In this category, here's another old blog post about 2 great talks (by Kai Voigt and Baron Schwartz) that you might think are mundane and everyday stuff for you, but that I as a listener/reader really remembered as special.

The forks/variants. And not just MySQL, Percona, MariaDB, Drizzle. We also want to cover the other storage engines and closed source variations: Infobright, Calpont, Tokutek, Scaledb, Schooner, Scalebase... I'm sure I'm forgetting half of them. (I'm not even mentioning replication friends like Tungsten and Galera, but they kind of apply here too...) The MySQL ecosystem is richer than ever, and this needs to be visible at the conference.

Here you might think that those that produce these products will anyways give such talks and you as an average DBA has no change with such a proposal. Not so! Well, I don't know about the others on the committee, but from my point of view it is actually more interesting to hear from someone who used the technology with success - but including the "warts and all", that's the best part. The vendors will get a talk in the sponsor track anyway, don't you worry about them.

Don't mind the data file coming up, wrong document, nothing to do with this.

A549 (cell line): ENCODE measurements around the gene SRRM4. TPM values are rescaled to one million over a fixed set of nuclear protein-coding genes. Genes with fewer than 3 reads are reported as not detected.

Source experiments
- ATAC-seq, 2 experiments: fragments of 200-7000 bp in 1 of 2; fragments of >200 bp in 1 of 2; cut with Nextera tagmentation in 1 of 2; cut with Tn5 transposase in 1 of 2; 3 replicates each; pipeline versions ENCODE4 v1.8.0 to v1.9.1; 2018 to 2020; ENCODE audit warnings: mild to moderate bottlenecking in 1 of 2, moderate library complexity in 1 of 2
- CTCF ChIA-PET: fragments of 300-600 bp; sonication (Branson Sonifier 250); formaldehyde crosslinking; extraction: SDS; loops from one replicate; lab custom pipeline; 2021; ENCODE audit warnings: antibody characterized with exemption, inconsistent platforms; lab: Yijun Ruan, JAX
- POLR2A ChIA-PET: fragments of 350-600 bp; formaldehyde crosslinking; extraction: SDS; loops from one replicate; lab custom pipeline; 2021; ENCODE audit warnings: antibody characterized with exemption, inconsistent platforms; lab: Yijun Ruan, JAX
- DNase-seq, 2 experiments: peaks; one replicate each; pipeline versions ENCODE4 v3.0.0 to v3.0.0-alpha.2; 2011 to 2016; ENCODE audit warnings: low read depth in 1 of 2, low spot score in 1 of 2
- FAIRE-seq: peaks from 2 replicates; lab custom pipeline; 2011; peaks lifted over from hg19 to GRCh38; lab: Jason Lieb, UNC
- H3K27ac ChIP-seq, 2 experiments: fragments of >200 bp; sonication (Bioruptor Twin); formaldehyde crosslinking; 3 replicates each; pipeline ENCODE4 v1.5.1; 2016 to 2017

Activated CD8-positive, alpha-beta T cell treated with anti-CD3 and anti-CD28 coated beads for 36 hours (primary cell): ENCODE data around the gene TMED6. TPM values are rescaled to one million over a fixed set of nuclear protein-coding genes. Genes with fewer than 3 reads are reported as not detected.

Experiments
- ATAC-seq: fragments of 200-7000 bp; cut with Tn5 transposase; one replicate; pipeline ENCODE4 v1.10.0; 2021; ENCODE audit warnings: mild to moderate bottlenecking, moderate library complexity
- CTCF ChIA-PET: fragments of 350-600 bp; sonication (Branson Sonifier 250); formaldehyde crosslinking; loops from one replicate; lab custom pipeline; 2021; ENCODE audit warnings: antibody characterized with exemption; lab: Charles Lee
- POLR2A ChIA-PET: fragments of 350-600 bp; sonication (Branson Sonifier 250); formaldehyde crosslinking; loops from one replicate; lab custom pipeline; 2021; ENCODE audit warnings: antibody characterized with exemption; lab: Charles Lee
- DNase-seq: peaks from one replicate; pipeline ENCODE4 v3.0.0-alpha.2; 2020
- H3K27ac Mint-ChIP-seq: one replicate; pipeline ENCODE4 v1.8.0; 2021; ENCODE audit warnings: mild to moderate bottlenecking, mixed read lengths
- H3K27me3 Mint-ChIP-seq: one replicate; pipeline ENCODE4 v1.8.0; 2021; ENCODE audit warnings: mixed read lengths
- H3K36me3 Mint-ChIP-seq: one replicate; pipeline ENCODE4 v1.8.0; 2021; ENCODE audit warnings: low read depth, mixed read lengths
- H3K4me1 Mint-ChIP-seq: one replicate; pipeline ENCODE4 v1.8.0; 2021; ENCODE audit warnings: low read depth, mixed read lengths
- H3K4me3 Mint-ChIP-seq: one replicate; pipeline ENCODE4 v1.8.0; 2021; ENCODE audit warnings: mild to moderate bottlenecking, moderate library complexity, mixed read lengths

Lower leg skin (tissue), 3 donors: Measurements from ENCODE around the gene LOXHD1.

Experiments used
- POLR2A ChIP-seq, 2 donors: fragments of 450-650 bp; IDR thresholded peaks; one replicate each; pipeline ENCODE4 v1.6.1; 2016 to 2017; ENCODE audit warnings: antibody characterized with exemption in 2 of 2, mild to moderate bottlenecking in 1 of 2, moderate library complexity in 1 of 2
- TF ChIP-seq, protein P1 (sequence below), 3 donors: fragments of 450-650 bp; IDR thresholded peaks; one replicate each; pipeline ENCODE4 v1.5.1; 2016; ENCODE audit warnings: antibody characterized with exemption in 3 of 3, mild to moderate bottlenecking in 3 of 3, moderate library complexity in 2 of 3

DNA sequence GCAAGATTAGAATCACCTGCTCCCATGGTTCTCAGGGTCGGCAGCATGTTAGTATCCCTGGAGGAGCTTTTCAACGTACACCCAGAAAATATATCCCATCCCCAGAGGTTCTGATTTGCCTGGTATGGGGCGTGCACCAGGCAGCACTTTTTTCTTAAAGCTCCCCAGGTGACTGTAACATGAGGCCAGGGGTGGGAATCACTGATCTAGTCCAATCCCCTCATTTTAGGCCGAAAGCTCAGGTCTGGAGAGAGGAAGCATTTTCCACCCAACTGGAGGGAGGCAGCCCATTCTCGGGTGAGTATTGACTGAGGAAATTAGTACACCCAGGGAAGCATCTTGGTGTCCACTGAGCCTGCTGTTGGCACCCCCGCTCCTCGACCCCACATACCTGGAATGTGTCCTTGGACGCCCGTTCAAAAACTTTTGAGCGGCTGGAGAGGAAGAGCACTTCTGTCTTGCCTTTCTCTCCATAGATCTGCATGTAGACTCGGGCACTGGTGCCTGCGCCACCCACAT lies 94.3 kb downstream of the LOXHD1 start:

The stack around MySQL. A few years ago I felt like there were more Memcached and Gearman talks in the MySQL conference than about MySQL itself. Now those are household names, everyone knows about them and they are kind of boring. So what's there to talk about now? Linux tuning for MySQL. Continuous integration with MySQL. Automated deployments and change management with MySQL. Backups with MySQL. Ngingx, Varnish and Node.js and whatever new cool kids you've played with. THE CLOUD, of course... The scripts and toolkits that keep the universe together (a reference to Perl and/or duct tape). Again, if you're a DBA of a non-trivial MySQL installation, and you've done anything from the above list, you probably have some interesting stories to share. Just because something is routine for you doesn't mean it is that for anyone else. Just because you know how to use puppet with MySQL, don't expect that anyone else knows. (...because I don't, if you'll teach me how to automate a rolling upgrade I'll come to your talk, I promise...).

Performance, performance, performance. From multiple cores and SSDs to InnoDB and SQL tuning to caching and PHP and Java performance. This topic never goes old. You need to have impressive graphs from benchmarks (or production!) to really impress. Becnhmarking and performance tuning is a science: we want the numbers!

XtraBackup Manager. If your name is Lachlan and you are working on a really cool backup management tool, you need to submit a talk about it. I can see the submissions and this is not there. You cannot hide, the world deserves to know.

What else is there to talk about? What would you want to hear about? What would you like me to talk about? Feel free to add to the list.